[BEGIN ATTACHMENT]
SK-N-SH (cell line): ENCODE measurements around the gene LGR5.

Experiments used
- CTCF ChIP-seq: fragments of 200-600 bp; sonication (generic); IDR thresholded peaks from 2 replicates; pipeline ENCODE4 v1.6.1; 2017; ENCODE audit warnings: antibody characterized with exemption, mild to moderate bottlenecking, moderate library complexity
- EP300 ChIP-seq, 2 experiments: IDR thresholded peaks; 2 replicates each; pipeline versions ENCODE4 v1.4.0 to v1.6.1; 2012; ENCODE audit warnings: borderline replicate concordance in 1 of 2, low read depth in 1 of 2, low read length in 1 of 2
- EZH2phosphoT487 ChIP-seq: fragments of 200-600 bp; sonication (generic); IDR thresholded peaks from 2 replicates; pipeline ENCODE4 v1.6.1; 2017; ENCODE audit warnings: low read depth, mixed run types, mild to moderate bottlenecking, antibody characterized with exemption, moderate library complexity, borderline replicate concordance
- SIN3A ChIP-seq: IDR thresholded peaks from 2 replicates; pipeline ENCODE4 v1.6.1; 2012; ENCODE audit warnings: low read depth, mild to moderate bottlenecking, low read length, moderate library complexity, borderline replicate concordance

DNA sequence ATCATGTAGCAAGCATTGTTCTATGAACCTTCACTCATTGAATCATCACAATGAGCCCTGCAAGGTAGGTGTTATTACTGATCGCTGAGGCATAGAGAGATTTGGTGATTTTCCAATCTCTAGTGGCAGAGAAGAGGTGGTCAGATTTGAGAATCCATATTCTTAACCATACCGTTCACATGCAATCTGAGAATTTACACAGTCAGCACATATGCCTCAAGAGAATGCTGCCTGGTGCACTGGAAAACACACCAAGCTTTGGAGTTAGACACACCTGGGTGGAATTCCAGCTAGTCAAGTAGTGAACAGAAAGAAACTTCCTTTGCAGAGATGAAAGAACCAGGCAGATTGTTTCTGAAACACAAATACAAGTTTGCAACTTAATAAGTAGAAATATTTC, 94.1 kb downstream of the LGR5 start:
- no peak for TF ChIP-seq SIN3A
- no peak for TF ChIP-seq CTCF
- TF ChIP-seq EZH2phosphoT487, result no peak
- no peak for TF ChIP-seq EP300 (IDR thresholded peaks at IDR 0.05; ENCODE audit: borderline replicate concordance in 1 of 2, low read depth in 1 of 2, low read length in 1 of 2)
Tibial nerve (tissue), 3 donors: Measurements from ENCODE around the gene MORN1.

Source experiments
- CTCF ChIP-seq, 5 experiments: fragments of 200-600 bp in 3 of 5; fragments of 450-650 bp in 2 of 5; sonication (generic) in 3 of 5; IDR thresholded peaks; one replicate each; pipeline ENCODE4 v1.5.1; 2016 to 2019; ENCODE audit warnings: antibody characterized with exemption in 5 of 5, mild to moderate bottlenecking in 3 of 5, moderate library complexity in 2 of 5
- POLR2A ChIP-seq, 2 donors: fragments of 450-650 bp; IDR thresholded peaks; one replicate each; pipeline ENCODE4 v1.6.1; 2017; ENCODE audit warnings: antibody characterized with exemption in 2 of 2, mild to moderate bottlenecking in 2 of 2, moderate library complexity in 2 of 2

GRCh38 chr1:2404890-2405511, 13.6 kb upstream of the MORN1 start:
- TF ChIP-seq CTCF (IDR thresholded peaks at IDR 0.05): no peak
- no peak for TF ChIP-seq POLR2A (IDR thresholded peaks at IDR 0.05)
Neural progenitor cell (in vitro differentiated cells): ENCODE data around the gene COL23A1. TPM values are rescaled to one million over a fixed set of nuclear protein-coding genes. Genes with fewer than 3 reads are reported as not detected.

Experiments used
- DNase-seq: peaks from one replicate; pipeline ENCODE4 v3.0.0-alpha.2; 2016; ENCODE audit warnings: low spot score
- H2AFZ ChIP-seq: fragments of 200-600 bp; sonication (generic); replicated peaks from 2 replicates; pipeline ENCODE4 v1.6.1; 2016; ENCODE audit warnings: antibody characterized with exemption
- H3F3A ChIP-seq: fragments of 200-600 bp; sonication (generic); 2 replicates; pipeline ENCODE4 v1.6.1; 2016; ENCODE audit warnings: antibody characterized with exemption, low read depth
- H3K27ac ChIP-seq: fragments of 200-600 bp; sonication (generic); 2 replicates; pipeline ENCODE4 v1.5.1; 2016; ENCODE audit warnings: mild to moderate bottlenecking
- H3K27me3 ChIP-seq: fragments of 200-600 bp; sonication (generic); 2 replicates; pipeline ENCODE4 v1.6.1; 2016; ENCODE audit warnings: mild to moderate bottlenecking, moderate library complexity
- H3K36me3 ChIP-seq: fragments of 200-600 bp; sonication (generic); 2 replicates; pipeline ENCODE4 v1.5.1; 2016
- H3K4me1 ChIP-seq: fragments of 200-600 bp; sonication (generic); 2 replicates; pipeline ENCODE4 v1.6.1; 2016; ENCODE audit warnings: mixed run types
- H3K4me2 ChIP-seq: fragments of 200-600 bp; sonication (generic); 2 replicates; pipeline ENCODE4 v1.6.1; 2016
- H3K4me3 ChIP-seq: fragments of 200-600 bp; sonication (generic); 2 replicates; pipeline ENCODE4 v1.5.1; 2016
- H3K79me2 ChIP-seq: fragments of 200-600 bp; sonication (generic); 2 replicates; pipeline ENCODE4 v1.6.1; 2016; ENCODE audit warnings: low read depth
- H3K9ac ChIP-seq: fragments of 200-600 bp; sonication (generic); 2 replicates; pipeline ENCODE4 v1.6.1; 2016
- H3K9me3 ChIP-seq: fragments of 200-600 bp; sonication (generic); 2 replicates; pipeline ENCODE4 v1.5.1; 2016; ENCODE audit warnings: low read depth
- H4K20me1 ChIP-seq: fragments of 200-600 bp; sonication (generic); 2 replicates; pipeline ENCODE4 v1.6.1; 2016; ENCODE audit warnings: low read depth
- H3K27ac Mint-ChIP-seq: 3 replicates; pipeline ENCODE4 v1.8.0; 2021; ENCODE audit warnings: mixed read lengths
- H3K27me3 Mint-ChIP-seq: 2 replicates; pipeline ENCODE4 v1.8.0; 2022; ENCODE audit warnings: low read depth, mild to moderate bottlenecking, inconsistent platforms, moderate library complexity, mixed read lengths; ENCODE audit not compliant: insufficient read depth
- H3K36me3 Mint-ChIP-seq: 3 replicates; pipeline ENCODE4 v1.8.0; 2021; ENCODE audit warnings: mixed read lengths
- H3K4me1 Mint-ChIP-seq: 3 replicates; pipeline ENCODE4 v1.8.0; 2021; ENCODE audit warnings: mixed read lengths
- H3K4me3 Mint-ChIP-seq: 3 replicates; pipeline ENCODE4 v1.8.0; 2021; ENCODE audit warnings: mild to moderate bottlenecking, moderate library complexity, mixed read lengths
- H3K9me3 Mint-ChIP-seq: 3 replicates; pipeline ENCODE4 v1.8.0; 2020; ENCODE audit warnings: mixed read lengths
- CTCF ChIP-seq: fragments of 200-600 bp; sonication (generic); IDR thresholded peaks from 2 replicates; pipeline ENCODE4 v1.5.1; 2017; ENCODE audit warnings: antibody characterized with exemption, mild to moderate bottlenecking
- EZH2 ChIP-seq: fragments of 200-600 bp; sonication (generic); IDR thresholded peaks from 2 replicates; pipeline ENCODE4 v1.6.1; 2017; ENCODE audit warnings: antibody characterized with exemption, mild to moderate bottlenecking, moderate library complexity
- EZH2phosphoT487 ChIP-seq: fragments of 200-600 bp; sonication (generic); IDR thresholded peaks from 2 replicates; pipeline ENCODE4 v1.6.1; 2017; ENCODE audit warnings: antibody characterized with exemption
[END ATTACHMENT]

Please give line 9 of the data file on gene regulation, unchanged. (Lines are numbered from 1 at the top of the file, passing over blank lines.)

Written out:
- no peak for TF ChIP-seq CTCF